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FINANCE: Keep Cash Flowing


It's a classicl problem for practices: How can you manage cash flow so that you're able to run your practice while waiting to get paid? Senior Editor Pamela Moore, PhD, explains.

Cash flow - typically cash coming in exceeds cash going out - is a built-in problem for every physician practice. Simply put, if you see a patient today, you might not get paid for that service for another 45, even 90 or 120 days. But you’ll have to cover payroll in 15 days and pay your rent in 30 days. Annually, things should work out, but at the end of a given month, how sure are you that you’ll be able to meet payroll or take out your own full draw? 

"Physicians are notorious for thinking that the money appears when a service is provided,” says Thomas Hajny, president of Accelerated Receivables Management, Scottsdale, Ariz., and author of Looking for the Cashcow. “There are actually so many critical points that have to be functioning…to move from service to…cash.”

“One of the biggest issues is that people tend not to focus on cash flow until it’s too late,” says Kenneth Hertz, a senior consultant with MGMA Health Care Consulting Services based in Alexandria, La. “What we find when we take our eye off the ball is that the accounts payable balance seems to mysteriously grow - we can’t pay your bills. That then creates a situation where vendors get unhappy. Then you’ve got a problem, too, depending on how physicians compensation plans are set up.”

Hertz notes that “the only thing that goes on with great predictability are the expenses. Your expenses happen day in and day out no matter what. That’s the outflow. The inflow doesn’t. While you have some control over it, you don’t have ultimate control over it.”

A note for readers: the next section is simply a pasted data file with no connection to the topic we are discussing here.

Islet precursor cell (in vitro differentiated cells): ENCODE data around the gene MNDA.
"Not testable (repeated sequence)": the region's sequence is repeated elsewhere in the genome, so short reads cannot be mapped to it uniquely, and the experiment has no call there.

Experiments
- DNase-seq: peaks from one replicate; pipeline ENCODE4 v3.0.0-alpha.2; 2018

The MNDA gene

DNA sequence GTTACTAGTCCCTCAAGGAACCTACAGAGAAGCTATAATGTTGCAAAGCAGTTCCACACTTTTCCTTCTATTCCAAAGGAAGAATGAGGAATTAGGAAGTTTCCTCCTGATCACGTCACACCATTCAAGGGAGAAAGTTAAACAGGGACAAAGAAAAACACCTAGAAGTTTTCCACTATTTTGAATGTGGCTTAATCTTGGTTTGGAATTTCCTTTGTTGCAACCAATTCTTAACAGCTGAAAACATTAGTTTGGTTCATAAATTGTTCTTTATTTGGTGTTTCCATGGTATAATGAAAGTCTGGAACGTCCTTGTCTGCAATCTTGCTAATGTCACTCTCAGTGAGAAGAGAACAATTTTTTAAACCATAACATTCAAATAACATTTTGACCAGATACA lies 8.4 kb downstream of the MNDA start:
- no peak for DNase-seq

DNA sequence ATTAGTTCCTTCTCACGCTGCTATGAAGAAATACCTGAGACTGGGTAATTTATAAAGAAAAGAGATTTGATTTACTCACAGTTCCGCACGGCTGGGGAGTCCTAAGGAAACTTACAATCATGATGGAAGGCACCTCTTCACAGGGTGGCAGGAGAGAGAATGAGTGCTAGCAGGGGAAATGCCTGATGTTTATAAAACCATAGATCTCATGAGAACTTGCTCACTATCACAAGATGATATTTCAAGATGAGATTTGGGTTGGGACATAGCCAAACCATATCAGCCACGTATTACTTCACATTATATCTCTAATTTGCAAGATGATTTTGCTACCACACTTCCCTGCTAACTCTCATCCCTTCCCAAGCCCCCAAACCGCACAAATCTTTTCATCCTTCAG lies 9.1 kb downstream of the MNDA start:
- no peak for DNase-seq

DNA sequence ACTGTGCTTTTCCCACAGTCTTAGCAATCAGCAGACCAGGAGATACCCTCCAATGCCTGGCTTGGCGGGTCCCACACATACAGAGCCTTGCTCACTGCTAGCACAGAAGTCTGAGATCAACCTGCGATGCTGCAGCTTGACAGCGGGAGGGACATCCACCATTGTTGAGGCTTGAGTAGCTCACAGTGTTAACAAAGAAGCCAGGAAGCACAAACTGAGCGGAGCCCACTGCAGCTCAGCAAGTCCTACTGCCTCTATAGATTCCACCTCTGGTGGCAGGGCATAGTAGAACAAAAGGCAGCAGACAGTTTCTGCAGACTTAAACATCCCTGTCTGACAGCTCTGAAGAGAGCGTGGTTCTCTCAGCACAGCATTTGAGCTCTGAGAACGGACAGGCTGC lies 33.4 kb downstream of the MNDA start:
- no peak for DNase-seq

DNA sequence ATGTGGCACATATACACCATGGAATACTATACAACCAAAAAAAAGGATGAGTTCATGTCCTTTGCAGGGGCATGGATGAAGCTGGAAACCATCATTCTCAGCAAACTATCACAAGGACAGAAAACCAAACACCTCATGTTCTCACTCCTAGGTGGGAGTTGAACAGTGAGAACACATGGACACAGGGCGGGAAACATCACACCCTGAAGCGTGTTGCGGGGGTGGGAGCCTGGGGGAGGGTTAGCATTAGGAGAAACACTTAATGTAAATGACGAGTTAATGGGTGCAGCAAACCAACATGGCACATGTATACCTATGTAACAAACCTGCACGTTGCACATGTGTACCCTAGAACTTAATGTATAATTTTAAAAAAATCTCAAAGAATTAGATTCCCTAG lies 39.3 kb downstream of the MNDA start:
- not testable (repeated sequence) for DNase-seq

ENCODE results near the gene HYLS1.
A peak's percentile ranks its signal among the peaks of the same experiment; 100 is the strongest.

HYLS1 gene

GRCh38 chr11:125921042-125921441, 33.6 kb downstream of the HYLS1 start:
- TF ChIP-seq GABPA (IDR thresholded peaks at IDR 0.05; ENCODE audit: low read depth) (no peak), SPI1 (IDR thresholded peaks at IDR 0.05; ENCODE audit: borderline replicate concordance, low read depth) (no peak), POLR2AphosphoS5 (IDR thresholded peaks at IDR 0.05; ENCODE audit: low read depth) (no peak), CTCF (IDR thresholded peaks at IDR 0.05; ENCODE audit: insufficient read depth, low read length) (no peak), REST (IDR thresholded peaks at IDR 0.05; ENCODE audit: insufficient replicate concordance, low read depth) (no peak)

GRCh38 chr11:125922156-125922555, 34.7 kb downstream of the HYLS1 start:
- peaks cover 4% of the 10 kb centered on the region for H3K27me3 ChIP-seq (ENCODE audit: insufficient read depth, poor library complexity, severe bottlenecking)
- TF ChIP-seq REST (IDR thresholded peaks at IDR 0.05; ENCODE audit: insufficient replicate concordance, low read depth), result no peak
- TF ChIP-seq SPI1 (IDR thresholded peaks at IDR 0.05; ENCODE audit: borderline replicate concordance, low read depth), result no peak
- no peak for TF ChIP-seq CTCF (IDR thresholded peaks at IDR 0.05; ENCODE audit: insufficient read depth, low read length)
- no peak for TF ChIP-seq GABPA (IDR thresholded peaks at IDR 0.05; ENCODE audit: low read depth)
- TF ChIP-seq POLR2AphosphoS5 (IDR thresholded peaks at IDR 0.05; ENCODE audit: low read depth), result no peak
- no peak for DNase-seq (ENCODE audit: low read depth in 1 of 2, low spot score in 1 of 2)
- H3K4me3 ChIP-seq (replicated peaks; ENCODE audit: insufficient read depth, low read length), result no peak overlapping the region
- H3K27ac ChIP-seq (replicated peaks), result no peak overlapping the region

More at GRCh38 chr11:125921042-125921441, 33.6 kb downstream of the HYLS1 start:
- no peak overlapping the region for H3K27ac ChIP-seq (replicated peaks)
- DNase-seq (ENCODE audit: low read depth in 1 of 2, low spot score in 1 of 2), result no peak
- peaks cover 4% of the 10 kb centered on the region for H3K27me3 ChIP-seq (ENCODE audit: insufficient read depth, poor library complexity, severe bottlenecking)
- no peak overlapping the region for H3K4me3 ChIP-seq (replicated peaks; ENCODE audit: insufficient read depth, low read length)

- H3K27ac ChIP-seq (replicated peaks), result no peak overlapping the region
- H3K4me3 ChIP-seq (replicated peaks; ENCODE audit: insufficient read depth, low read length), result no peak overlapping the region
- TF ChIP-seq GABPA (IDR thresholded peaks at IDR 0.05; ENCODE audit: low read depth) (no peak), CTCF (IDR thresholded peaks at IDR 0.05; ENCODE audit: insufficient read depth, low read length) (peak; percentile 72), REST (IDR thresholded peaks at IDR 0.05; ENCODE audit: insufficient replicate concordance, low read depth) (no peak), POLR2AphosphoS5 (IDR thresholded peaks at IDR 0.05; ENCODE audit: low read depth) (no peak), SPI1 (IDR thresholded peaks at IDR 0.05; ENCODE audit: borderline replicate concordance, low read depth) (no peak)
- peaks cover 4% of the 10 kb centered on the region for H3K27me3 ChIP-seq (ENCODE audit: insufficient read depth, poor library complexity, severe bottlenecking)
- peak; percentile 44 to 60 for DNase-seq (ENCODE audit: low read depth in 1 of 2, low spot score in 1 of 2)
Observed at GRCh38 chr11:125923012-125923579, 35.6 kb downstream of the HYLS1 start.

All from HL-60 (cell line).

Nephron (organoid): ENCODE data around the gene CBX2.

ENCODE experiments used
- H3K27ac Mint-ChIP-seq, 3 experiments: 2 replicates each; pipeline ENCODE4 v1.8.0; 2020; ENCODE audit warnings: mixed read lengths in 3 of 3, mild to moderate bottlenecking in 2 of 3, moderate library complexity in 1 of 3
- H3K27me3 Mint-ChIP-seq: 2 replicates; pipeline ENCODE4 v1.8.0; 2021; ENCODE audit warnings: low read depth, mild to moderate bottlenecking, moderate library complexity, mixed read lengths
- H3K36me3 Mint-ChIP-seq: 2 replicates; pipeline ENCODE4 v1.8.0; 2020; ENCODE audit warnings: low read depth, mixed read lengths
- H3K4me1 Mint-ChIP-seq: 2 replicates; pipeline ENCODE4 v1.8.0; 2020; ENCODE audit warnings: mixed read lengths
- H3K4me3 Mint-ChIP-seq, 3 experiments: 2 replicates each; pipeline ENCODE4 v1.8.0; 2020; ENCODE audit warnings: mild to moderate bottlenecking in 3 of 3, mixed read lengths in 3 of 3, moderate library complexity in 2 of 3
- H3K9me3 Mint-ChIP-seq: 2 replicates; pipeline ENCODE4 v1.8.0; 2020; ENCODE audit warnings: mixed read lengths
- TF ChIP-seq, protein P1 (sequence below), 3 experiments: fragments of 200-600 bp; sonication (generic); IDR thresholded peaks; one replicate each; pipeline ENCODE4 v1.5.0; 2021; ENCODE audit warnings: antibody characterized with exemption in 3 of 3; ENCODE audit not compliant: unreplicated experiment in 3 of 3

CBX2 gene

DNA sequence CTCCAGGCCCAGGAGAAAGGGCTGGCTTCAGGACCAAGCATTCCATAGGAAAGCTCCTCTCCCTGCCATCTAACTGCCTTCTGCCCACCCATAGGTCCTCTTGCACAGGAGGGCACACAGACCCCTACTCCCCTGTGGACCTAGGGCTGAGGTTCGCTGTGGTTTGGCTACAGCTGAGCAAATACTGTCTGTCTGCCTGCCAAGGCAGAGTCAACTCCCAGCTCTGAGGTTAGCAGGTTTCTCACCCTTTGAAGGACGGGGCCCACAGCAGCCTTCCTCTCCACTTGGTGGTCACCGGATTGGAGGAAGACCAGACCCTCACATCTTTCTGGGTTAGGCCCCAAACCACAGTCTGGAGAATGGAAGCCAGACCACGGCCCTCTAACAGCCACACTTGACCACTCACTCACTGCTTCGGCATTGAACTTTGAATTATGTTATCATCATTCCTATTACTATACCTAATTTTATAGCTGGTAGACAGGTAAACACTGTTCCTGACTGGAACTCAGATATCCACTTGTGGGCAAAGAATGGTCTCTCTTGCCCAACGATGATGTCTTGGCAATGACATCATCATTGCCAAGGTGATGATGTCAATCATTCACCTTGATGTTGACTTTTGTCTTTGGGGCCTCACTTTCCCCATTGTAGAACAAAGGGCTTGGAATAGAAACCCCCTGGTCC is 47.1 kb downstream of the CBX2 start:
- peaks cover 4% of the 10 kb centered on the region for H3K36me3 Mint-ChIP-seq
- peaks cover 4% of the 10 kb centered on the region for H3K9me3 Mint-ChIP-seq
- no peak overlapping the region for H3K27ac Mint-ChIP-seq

Solutions? Set up a budget, track key indicators, and speed up your payments as much as possible.

Budget For Practice, Yourself

“Practices really need to look at developing a cash flow budget,” advises Hertz. Look very broadly at how much money you can expect to pull in and how much you’ll have pay out each month of 2006.

“Over the course of the year, look at what you think you would expect in inflow from your operations. ...” Base that on “when the money will come in, not when you see patients or do a surgery. If you know there is a lag time of 45 days to get paid, build that in. Start with some basic assumptions - days in A/R [accounts receivable] are typically 53 days, we have a net collections rate of X… You want to be able to broadly be able to say where am I going to get my cash from, including operations, investments, and financing.”

Similarly, look at broad categories of expenses such as occupancy costs and staff-related expenses.

Consider modeling your budget categories after those already created by organizations such as MGMA or the National Association of Healthcare Consultants. That will help you make sure you aren’t missing anything, and also allow you to compare your expenses to national norms.

Common cash flow hurdles

When budgeting, be sure to include blips you can plan around or that will require adjustments when they happen. These commonly cause interruptions to cash flow: